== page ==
Elizabeth Warren wants to “forgive” student loans — she means “Make the rest of us pay it.”
This troubles me.
“Warren’s new plan would forgive $50,000 in student loans for Americans in households earning less than $100,000 a year. According to analysis provided by her campaign, that would provide immediate relief to more than 95% of the 45 million Americans with student debt. The Massachusetts Democrat and 2020 contender is also calling for a drastic increase in federal spending on higher education that would make tuition and fees free for all students at two- and four-year public colleges and expand grants for lower-income and minority students to cover costs like housing, food, books and child care.”
The campaign estimates that the plan would cost $1.25 trillion over 10 years.
What is this “forgiveness” she speaks of? I agree that it is a sin that so many people are so saddled with debt but, only sins can be forgiven.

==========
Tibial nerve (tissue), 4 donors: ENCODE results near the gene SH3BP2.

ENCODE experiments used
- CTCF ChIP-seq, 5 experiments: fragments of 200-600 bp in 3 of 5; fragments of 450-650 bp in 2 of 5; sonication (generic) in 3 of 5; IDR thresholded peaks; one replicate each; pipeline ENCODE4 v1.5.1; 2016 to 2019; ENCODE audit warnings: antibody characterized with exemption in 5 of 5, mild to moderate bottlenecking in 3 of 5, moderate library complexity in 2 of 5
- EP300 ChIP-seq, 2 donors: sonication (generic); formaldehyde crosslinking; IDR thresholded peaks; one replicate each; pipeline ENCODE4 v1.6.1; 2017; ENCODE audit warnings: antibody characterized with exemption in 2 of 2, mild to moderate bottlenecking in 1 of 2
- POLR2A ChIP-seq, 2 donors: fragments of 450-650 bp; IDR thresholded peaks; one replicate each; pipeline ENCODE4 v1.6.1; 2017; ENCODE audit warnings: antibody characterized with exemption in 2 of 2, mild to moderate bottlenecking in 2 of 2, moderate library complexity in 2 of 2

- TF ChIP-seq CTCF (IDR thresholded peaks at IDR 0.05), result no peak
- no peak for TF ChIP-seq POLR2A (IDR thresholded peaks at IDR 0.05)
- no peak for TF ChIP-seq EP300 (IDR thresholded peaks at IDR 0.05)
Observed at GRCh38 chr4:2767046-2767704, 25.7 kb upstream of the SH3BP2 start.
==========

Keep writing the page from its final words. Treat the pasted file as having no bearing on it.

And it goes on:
Debt? That has to be paid by someone.
Thus, by “forgive” — Liz Warren means “make the rest of us pay it.”
Let’s look at some hypothetical people.
1) Isabella’s parents are immigrants from El Salvador. They scraped by to make sure that they could provide for her. She wanted to be a lawyer but decided that she did not want a lot of debt, so she joined the Marine Corps. Isabella spent six years in the Marines and got military benefits that covered most of her educational expenses. The rest, she paid out of money she and her parents saved up. She has no debt, in large part because her military benefits covered most of the tuition at a state university and a state law school, and the rest because her parents saved money for her from birth, and Isabella socked away her summer job money every summer.